Monday, December 5, 2011

Six Helpful Tips for Soft, Supple Winter Hair

Six Helpful Tips for Soft, Supple Winter Hair: By Omonike Anderson

The chilling temperatures of the winter season, mixed with increased exposure to central heating, can create a nightmare for nearly all hair types. For some, winter may not be as daunting. But for many, the colder months often leave the hair dry, dull, and sometimes even brittle. Without practicing proper hair care techniques, surviving the winter is nearly impossible. Here are six great tips that not only ensure your hair makes it through the winter months, but also ensure your hair looks fabulous while doing it!

Mohawk hats available at

1.Wear a Hat: This may seem like common sense, but you’d be surprised how many men and women forgo winter hats for the sake of style. Wearing a winter hat, not only keeps your body warm, but also protects your hair from the harsh elements of the winter air. Besides, funky and stylish hats, such as the Mohawk hat pictured below, are so “in” this season. Here’s a tip: wear a silk scarf or bonnet underneath your hat. Most winter hats are made of cotton and/or wool material, which tend to suck moisture from the hair. No one will ever know it’s there and your hair will surely thank you for taking precaution.

2.      Switch out Your Products: Your regular hair-thickening products may fail you when your strands are screaming for additional moisture during the wintery season. Instead, it’s a good idea to use shampoos, conditioners and creams that emphasize their “replenishing” capabilities. Replenish, simply means that the moisture lost during extreme temperatures will be restored back into the hair. Here’s a tip: if you typically use humectants like glycerin and honey during the warmer months, forgo these products during the winter. Humectants tend to have the opposite effect on your strands when faced with cold and dry air, sucking the moisture out of your hair and spilling it out into the atmosphere.  Use oils and/or creamy-based leave-ins instead.

3.      Increase Your DC Treatments:  Deep conditioning can be a drag, but its well worth the time invested during the colder months. Since your hair loses more moisture during the winter, it’s a good idea to deep condition your strands more frequently to replenish that lost moisture.  A deep conditioner can be a simple a mixture of your favorite oils, a protein treatment, or any store-bought product that promises to hydrate the hair—place a shower cap on your head and use your body heat to activate the treatment, or simply sit underneath a hooded dryer or hair steamer. Here’s a tip: Not every hair type is the same, so the general rule of thumb is to double whatever DC treatments you already have in place. Therefore, if you regularly DC once a month, try DCing twice a month during the winter. If you currently do not have a DC regimen, the winter is a great time to start!

4.      Rinse Your Hair with Cool Water: This may sound bizarre, but rinsing your hair with cool water after conditioning helps to close your cuticles and lock in moisture. Leaving your cuticles open—that is, rinsing with warm water—can be very drying to the hair once it is exposed to central heating. Here’s a tip: if the sound of rinsing with cool water seems rather daunting, invest in a bottle of aloe vera juice and add two tablespoons to your favorite leave-in conditioner.  Aloe vera juice, which should be kept refrigerated, is great for encouraging hair cuticles to close because of its acidic pH of 4.5—cuticles are considered closed between a pH of 4.5 and 6.5. And of course, never leave the house with wet or damp hair during cold months as this is a recipe for breakage—think icicles in your hair!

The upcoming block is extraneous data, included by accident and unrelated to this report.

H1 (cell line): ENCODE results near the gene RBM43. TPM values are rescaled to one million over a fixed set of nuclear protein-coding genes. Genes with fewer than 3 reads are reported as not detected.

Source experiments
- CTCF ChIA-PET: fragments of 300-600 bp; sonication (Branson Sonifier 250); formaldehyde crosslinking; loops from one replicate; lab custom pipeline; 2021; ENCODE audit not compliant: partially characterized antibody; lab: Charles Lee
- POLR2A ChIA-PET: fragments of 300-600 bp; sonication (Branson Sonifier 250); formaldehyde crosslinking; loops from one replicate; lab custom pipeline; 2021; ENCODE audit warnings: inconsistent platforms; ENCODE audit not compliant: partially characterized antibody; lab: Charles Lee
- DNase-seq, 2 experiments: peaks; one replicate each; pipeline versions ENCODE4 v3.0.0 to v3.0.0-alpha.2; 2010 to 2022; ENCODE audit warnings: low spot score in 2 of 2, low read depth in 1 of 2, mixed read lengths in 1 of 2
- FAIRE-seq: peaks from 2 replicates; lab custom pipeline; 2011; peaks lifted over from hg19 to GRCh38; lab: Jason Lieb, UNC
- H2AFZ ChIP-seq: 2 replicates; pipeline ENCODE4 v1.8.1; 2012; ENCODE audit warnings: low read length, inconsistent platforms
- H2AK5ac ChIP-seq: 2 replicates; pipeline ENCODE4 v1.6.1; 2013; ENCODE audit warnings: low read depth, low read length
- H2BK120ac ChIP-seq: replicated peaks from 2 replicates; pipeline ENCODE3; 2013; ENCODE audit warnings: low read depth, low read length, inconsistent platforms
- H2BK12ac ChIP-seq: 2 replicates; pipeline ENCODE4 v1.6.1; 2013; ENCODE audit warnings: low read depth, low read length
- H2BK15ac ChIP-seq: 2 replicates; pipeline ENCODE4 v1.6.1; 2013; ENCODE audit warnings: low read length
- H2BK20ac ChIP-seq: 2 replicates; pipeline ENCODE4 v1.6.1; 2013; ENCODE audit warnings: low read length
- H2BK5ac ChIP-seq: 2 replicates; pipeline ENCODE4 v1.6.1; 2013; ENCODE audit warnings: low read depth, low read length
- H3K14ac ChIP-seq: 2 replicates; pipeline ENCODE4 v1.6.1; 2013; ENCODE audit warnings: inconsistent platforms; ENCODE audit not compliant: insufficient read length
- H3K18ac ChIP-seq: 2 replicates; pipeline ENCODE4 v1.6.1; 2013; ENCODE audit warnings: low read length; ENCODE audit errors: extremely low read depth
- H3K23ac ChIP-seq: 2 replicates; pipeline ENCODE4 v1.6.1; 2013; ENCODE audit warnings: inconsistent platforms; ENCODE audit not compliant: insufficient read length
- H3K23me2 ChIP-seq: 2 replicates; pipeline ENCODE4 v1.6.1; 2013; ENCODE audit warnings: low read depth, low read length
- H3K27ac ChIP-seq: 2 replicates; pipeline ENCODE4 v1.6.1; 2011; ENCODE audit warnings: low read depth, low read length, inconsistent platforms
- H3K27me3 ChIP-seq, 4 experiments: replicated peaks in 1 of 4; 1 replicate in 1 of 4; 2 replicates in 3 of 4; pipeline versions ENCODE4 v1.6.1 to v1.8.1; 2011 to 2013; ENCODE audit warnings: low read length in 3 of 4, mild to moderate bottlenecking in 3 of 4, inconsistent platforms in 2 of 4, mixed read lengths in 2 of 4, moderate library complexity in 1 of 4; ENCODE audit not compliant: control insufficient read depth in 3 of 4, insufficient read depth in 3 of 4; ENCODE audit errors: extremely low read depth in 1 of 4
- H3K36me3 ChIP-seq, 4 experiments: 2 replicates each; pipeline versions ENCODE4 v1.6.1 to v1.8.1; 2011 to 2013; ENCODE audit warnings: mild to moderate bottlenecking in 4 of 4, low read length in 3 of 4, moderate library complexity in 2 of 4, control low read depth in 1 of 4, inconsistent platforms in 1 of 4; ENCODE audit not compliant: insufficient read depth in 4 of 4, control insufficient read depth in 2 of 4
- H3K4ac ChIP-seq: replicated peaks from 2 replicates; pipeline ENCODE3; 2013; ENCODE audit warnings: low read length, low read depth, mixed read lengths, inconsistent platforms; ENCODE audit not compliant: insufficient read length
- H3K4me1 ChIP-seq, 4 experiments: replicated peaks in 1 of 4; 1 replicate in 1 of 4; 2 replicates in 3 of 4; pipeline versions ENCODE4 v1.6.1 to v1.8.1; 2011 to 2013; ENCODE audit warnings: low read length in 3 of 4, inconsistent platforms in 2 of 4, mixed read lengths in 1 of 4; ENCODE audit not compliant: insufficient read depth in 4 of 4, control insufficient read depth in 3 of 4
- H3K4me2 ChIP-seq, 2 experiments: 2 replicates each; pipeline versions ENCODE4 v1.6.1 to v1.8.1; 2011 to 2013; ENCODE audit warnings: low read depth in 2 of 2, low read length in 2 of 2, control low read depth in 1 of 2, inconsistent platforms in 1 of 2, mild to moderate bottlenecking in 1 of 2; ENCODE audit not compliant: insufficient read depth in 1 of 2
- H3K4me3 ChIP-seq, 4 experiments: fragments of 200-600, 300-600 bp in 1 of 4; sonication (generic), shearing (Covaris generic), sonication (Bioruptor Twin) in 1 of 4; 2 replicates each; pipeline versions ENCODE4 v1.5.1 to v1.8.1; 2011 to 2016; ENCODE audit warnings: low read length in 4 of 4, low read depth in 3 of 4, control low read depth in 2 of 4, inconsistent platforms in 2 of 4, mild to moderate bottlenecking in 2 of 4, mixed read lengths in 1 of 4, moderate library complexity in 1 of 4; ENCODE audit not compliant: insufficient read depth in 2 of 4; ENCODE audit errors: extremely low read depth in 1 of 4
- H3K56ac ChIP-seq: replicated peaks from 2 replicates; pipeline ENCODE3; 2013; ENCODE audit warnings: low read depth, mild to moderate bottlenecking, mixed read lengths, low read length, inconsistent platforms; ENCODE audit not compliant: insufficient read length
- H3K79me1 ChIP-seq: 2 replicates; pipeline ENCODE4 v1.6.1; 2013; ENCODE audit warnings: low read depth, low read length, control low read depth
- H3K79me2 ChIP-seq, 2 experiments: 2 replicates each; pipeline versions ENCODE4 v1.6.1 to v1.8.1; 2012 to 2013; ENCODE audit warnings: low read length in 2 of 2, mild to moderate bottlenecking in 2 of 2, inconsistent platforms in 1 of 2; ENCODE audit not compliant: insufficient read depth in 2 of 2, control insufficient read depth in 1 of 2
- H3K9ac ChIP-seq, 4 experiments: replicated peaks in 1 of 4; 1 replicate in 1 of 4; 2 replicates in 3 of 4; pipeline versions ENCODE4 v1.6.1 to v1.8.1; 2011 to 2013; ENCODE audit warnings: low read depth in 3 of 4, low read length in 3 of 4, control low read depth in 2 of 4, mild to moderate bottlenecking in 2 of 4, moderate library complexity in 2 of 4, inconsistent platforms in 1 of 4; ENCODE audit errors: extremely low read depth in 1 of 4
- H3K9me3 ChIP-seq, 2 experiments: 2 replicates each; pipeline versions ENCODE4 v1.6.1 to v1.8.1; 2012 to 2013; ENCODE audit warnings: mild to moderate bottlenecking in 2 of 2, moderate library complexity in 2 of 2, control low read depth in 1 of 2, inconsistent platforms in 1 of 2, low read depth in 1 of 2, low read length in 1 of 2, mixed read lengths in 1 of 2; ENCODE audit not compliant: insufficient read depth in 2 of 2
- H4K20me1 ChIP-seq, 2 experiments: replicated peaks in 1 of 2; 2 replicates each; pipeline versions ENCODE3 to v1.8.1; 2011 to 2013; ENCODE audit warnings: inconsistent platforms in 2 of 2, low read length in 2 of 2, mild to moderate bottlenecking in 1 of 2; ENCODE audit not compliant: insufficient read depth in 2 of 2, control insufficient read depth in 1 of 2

5.      Protective Styling: Some of you hate the idea of it, but protective styling is a surefire way to keep your hair safe from any extreme temperatures, be it hot or cold. Protective styling is simply any style that keeps your hair compact, tucked, and out of the way—common examples are buns, chignons, and braided updos. Not only does protective styling prevent your hair from being overly exposed to harsh winter and central heating elements, but it also prevents increased loss in moisture. Here’s a tip: if you choose braided extensions, wigs, or weaves as a protective style, ensure that you are still taking good care of your natural hair underneath them.  To do this, fill your spritzer bottle with water and 3 drops of tea tree oil and be sure to spritz your hair at least once every two days.  Tea tree oil is not only moisturizing, but also keeps your scalp cleaner for longer. Avoid using any additional products lest you accrue product buildup.

6.      Limit the Usage of Heat-styling Tools: Many people tend to straighten their hair more during the colder months since the style seems to last longer. The problem is that sometimes this heated styling process, mixed with winter elements, can be more damaging to the hair than when performed during warmer months. Heat sucks moisture out of the hair, add that to the central heating of your home or office and your hair may experience increased breakage if you aren’t careful. Here’s a tip: if you absolutely must straighten your hair, try not to do any “touch ups” with the flat iron during the week to reduce the amount of heat applied to your strands.  Even better, after blow-drying your hair, use large rollers to create bouncy curls and forgo the flat-ironing session altogether. Lastly, don’t forget to give your hair some extra TLC via deep conditioning treatments before and after wearing straight styles.

Of course everyone’s hair is different and what works for one person may not work for the next. The best thing to do is to be fearless in your experimentation and discover what works best for your hair during the winter. If you’ve already developed a sound winter regimen that works for you, please do share below!